Recently there has been concern that a tsunami similar to the magnitude of the Fukushima Japanese event in 2011 could hit Alaska’s coast (triggered by an earthquake). With the strength of over 100 feet high, as many as a quarter of a million people perished from the Tsunami in Indonesia just over a half decade ago. The subduction zone which Alaska is off of has similar characteristics as these deadly Pacific events as the geology has structures that are similar to the Shumagin gap off the Alaska Peninsula on into SE Alaska. The stressors tend to erupt every half a century (or slightly more). An event to happen there would probably not hit Anchorage but there are over a hundred communities on the shore which could be overwhelmed.
If a tsunami hits, there is the home damage of flooding, immediate loss of electricity, and often smashed out windows and force exacted against load bearing walls. How can you prepare so that when you evacuate there is less damage to deal with when you come home? If you have time after a warning or an actual earthquake that can trigger a tsunami, quickly empty the fridge and freezer into large containers you can hug off to avoid rotting. Put plywood up on the windows facing the coast. Take items off your deck that could roll or be pushed into windows. Take what fuel containers you can from lawnmowers, snowblowers, snow machines, etc… for generation of power at relocation quarters and to keep it from washing up into the home through a sprung door or broken window.
Always remember that you want to throw your main breaker off and try to relocate cars behind the home with windows cracked. All of this depends on how much time it takes you to relocate to higher ground or have to drive away. And remember to always take a crank, solar or battery powered weather radio with you. Be prepared, and evacuate smartly.
Tomorrow will be the annual noon-5pm Ag Day at the farm in Palmer. There are a variety of items see and things to do For Energy, we’ll show some biomass related test/research equipment. Several faculty will talk about their work/funding after supper at the Mess Hall.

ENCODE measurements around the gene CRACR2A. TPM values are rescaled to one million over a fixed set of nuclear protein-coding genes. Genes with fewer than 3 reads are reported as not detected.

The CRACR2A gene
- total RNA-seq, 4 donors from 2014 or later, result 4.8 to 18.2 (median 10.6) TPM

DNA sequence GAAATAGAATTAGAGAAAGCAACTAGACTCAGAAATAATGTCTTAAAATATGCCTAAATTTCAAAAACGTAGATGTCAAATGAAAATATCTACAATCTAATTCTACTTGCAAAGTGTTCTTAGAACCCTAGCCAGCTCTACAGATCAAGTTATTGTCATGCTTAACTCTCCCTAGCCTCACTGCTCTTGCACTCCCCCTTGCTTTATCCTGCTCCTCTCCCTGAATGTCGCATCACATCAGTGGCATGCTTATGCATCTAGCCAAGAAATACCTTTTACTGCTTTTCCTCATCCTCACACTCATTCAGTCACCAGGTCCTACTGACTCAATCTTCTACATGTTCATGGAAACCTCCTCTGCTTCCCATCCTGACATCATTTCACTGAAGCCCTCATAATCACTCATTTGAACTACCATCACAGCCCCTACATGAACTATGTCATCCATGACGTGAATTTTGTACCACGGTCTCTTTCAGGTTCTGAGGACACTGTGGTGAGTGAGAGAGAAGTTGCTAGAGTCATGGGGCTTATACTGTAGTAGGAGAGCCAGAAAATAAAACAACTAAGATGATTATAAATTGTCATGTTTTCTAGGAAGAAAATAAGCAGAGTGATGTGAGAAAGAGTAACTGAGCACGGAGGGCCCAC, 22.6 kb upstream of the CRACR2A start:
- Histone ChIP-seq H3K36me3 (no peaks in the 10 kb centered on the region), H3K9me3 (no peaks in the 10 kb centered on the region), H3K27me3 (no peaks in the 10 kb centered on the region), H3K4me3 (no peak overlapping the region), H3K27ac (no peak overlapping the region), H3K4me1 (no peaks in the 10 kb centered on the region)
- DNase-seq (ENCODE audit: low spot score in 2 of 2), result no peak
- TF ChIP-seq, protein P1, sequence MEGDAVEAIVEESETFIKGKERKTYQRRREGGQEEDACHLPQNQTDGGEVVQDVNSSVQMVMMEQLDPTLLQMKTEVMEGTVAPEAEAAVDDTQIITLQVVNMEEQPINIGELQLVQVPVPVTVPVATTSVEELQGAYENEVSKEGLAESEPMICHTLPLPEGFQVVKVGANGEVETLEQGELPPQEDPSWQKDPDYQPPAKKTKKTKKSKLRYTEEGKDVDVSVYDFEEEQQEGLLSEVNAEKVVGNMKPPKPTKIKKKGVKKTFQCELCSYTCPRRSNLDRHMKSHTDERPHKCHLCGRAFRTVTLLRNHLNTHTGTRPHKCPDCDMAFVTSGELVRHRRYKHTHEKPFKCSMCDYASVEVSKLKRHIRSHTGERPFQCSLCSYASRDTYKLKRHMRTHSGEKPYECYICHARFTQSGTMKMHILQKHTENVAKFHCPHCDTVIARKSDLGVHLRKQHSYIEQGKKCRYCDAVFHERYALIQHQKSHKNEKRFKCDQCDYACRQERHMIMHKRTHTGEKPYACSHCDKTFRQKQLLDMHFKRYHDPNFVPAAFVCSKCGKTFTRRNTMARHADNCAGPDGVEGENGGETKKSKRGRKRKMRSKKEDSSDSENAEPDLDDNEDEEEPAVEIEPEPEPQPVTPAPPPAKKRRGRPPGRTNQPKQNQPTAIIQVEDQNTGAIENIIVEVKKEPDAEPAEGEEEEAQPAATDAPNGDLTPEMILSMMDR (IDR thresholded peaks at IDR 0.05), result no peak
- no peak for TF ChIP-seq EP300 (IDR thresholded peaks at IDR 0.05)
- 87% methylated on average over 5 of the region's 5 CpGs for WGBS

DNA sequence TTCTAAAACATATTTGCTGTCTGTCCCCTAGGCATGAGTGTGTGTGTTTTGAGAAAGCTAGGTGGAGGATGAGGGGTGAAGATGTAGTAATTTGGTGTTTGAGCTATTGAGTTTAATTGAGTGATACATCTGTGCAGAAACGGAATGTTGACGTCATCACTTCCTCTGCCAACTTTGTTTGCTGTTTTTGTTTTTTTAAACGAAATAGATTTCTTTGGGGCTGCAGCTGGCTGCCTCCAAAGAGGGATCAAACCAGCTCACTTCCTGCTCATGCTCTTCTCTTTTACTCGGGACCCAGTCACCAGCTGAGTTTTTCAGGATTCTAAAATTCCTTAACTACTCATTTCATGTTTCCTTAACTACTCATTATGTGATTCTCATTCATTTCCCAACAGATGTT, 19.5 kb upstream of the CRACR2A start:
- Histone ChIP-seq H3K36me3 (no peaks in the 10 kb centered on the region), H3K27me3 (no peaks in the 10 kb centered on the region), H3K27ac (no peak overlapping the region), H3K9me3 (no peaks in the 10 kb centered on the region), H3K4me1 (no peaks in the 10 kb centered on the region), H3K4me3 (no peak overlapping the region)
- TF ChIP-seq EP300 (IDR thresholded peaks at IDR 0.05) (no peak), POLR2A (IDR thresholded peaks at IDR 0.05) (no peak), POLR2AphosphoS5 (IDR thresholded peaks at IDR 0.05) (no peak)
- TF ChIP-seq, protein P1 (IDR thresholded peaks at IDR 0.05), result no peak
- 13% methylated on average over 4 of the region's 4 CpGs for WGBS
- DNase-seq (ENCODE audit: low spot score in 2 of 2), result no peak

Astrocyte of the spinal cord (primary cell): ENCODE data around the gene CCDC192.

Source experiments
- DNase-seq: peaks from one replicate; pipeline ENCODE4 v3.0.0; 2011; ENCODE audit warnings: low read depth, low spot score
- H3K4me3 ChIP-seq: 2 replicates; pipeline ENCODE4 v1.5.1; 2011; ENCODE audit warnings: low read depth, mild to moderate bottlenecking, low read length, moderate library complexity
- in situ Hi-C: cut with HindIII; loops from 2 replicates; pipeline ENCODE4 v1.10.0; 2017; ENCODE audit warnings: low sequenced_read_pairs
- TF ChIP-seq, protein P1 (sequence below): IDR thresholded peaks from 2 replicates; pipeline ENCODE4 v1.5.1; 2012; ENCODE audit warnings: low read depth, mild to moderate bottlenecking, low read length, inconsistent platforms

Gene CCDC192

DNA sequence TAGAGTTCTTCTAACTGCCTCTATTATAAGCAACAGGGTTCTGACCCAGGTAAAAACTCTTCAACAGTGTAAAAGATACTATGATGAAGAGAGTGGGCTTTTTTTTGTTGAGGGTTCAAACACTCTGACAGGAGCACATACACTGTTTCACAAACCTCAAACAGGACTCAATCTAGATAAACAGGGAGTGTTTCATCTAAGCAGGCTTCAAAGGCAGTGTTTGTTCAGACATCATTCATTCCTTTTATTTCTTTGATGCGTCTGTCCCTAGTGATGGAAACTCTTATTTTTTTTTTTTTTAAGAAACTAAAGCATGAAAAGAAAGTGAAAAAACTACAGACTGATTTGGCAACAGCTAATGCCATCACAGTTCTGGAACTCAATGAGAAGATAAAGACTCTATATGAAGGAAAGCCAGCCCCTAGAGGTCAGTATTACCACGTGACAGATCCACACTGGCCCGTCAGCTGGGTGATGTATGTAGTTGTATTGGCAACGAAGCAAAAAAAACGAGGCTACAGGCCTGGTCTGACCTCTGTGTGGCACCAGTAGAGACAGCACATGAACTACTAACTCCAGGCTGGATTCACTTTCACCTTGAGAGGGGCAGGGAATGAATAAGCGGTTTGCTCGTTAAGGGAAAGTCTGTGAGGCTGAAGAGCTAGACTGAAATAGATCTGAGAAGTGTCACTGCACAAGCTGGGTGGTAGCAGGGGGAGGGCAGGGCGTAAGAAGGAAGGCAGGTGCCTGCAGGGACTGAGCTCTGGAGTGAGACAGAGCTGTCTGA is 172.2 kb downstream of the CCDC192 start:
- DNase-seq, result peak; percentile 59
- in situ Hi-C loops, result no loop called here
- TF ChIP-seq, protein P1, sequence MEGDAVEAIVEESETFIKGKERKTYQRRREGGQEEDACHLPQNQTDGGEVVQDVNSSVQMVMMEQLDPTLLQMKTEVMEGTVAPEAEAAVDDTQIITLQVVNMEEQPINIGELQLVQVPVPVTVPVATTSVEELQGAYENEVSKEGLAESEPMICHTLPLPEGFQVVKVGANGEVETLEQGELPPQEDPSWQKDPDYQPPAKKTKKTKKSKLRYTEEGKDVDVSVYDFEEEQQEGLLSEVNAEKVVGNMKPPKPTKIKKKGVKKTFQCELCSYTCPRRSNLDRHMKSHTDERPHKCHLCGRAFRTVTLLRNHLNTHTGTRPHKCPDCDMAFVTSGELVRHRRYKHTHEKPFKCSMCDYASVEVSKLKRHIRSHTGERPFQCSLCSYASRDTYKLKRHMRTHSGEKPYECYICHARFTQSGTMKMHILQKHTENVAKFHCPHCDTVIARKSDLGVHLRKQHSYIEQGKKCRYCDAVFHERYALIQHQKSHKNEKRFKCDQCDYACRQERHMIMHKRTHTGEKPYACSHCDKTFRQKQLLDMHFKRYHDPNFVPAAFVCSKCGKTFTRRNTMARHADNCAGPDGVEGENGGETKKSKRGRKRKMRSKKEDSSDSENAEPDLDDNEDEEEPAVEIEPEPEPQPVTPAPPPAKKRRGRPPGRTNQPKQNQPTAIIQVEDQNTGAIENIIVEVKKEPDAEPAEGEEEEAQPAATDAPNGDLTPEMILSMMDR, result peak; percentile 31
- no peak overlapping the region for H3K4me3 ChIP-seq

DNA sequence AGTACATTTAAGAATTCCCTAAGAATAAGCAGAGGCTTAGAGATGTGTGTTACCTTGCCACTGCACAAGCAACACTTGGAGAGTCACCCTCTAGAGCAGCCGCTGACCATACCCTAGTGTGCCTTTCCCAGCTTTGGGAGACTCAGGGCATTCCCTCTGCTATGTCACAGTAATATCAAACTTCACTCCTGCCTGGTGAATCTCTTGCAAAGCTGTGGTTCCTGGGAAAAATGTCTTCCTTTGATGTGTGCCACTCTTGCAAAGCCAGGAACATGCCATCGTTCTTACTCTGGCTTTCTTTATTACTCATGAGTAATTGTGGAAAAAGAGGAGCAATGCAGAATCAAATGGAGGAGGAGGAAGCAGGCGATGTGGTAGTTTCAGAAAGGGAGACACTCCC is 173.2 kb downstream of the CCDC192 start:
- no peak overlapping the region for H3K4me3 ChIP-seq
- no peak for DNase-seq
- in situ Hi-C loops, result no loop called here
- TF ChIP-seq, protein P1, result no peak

Several facultly will be there who are working on biochar; one working on heat, one on water reclamation, one on water filtration, and one on soil amendment properties. We’ve been prepping items up over there today, items such as:
- All Powers lab downdraft gasifier
- Pyrolysis unit for creating biochar (will be making it on the spot)
- Grinders for feedstock dust
- Gasification Experimental Kit Power Pallet (30kw)
- Explosion proof and vented lab
- Heavy water unit for heat extraction from liquid biomass
Geothermal energy is getting heat (thermal) from the ground (geo). Many people are familiar from heat being harvested from surface hot springs (Chena Hot Springs outside of Fairbanks uses direct hot water pools for tourism/baths- but also utilizing a system with various chemical fluids to create electricity). Yet heat from the ground can also be harvested sub surface. Hot reservoirs of pooled water along faults can be tapped and the water used directly, or the water can be drawn to turbines. Areas under the ground where there are hot dry rocks can be utilized. Even volcanic areas can yield heated fluids.
These types of extractions are fairly capital intensive and may be operated by state/nationally owned enterprises, or possibly private corporations (such as in the SW U.S. where major oil companies had divisions to extract heat). But for the local home owner or resident who does not have a surface spring of water bubbling up on their property, there are a couple ways to access heat from the ground.